(I believe in multiples) by how we learn in new ways to learn, generate new knowledge, problem-solve, and innovate.” —Mario Morino, co-founder and chairman, Venture Philanthropy Partners, chairman, Morino Institute
“Nobody got to be stupid by having access to information. In 10 years, it is possible that education systems will improve through access to the Internet (although change happens slowly in academia), but in that time more people will have gained new knowledge through the Internet and will be pressuring their leaders to make better decisions.” —Adrian Schofield, manager, applied research unit, Johannesburg Centre for Software Engineering, president, Computer Society South Africa
The more we use the Internet and search, the more dependent on it we will become. Having more access to knowledge than ever before is changing how we live and act, and it can even make us “crazy.” We must contemplate this and, as we do, make adjustments.
“As the Internet gets more sophisticated it will enable a greater sense of empowerment among users. We will not be more stupid, but we will probably be more dependent upon it.” —Bernie Hogan, research fellow, Oxford Internet Institute, University of Oxford
“We really don’t understand the effects of present-day media habits on contemplative thought. Researchers into brain neuroplasticity, such as Norman Doidge, assert that everything we do rewires the brain. He claims that with media it is tied in part to the constant exercising of the ‘orienting response’ when we shift our attention…Now the pervasive nature of devices delivering constant access to media, that transport many of us into, what Linda Stone calls, a state of ‘continuous partial attention,’ bear serious study. Understanding the effects of media on the brain function would be an excellent place to start. The effects of incessant electronic media exposure on the brain and the possible resulting changes in social behavior are potentially a serious public health issue.” —Sam Punnett, president, FAD Research, Inc., analyst, Bell Broadcast and New Media Fund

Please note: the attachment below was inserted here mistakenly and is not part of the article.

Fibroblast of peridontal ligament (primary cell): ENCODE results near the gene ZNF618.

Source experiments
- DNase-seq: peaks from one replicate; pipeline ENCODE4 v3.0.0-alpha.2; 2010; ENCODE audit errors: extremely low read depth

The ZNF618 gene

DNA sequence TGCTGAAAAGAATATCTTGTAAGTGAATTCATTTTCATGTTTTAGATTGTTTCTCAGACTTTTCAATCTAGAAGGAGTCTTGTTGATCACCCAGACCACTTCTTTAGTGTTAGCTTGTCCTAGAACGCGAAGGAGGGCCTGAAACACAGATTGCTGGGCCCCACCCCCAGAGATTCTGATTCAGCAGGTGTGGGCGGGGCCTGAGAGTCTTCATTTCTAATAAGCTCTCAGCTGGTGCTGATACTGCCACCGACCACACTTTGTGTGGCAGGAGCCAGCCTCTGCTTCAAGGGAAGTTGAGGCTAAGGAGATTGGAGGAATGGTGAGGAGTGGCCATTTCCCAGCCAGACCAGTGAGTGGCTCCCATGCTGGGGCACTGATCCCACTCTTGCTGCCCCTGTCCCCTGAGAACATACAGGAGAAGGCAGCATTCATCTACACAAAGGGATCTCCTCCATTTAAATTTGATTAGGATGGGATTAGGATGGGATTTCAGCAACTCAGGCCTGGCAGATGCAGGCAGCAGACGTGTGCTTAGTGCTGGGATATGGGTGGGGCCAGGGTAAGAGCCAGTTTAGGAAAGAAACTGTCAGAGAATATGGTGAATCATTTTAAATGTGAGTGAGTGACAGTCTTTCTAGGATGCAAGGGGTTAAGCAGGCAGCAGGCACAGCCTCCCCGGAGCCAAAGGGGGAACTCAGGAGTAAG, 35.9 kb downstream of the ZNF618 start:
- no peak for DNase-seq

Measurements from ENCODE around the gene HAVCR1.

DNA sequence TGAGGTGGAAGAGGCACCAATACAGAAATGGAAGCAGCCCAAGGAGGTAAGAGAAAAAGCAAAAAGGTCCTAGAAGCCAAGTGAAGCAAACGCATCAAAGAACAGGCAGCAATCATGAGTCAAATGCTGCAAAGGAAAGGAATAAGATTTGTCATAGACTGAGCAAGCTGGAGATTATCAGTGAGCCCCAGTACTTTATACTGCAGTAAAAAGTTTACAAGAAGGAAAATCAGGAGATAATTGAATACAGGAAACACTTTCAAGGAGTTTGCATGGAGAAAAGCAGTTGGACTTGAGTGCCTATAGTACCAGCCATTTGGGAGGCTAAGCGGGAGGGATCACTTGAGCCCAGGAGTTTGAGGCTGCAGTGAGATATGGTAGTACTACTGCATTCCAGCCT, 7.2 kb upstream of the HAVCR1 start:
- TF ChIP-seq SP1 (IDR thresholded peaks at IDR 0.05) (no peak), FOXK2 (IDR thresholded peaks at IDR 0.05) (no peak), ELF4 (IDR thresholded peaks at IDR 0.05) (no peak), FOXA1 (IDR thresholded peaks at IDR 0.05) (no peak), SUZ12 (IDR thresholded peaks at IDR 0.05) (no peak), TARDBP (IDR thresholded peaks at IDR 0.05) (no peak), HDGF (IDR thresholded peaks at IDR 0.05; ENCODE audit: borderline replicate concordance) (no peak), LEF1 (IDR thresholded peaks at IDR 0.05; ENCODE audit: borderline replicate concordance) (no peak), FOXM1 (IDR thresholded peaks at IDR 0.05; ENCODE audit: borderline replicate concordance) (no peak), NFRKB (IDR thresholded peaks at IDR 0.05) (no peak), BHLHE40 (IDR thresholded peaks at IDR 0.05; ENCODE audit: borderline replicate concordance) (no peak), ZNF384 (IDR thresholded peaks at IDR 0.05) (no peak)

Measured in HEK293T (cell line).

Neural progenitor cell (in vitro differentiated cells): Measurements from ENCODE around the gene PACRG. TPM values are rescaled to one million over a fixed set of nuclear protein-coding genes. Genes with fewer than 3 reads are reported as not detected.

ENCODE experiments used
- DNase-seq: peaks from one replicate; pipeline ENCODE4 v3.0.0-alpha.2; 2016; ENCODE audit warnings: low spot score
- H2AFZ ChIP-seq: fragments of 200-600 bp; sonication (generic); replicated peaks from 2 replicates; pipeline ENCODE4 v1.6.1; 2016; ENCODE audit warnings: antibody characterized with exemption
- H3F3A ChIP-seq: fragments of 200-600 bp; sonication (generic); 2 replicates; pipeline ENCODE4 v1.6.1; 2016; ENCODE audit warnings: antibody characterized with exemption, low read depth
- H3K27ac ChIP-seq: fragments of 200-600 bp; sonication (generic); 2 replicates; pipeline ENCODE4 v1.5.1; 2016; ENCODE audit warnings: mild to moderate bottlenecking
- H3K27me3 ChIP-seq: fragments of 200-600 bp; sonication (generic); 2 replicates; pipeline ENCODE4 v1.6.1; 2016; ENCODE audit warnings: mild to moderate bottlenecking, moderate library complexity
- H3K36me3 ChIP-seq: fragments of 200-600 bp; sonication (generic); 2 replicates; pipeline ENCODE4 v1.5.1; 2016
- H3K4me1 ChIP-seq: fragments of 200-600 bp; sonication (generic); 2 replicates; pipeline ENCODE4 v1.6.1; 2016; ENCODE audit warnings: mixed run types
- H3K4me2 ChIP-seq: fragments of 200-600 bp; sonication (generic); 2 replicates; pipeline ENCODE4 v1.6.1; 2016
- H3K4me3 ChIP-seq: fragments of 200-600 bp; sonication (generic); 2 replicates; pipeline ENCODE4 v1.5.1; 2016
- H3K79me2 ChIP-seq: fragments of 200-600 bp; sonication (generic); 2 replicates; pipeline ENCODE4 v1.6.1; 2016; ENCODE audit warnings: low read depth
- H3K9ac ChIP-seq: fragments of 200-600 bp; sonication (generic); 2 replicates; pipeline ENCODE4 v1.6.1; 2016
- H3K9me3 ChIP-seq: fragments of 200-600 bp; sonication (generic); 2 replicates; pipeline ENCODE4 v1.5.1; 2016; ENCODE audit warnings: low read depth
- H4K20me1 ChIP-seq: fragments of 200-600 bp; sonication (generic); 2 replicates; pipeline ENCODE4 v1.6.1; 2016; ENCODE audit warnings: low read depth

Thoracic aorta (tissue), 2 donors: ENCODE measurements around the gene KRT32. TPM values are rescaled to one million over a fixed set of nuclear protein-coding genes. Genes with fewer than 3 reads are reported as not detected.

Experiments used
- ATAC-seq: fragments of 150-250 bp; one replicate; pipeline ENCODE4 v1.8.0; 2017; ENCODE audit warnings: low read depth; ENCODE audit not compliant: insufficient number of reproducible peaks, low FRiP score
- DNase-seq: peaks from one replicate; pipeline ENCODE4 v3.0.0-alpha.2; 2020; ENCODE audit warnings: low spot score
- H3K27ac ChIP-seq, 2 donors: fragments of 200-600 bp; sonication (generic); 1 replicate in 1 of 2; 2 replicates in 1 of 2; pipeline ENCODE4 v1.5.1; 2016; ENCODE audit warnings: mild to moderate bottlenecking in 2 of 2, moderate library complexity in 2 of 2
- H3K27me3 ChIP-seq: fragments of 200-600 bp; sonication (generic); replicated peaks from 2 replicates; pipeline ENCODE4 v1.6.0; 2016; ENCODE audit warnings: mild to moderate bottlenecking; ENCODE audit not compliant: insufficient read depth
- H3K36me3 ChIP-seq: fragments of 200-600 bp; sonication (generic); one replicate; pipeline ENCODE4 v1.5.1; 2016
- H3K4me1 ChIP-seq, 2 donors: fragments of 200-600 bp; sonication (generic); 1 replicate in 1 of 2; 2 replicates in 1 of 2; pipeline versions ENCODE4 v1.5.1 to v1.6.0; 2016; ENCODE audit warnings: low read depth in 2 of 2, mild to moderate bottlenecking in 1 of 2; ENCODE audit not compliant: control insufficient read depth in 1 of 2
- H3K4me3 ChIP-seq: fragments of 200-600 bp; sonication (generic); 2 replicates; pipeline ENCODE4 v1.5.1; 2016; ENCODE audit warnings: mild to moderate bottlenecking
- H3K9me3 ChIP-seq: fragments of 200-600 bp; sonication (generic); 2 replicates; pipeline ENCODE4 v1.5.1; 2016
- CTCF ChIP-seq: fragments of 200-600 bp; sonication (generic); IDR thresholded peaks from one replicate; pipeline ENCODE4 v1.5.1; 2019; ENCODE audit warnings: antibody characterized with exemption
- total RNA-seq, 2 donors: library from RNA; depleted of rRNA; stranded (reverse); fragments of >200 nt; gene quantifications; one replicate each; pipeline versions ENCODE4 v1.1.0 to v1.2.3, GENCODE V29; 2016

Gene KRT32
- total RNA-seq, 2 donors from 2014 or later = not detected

“Google does not make us stupid; but it can make us complacent. For example, people get so conditioned into using Google for